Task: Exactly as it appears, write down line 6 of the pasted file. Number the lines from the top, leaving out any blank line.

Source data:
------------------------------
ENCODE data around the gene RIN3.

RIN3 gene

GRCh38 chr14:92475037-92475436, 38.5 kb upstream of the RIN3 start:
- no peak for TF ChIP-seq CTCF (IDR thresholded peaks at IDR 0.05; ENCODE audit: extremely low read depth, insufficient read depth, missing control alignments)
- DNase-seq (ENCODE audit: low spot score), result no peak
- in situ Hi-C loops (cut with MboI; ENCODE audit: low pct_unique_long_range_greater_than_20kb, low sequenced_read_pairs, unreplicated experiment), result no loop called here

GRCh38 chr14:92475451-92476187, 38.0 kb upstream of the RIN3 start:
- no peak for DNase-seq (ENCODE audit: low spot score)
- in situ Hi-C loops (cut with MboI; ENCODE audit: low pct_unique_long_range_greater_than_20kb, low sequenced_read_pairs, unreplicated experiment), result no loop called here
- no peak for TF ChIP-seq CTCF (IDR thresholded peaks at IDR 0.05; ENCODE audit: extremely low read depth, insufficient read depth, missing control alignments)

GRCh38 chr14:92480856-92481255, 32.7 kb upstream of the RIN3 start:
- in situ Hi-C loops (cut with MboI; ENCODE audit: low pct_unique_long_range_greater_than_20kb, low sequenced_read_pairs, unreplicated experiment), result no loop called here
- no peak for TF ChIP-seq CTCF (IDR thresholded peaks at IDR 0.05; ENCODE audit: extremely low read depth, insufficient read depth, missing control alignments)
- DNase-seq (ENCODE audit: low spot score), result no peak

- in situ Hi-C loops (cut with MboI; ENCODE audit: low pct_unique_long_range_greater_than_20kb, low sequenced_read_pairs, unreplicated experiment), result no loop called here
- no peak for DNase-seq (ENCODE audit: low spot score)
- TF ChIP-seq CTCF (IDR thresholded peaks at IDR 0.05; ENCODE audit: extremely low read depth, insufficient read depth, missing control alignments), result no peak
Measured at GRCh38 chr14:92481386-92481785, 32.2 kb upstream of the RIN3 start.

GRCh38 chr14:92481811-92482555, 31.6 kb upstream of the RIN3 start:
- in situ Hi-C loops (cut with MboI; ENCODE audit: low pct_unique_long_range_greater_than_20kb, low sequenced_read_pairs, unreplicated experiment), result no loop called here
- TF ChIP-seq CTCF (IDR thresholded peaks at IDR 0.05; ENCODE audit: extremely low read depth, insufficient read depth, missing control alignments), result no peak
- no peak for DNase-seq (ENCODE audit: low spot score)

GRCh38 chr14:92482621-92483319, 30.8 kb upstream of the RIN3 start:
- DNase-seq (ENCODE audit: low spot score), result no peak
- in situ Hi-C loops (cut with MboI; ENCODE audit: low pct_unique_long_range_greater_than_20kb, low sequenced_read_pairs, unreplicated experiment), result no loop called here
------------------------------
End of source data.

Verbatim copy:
- in situ Hi-C loops (cut with MboI; ENCODE audit: low pct_unique_long_range_greater_than_20kb, low sequenced_read_pairs, unreplicated experiment), result no loop called here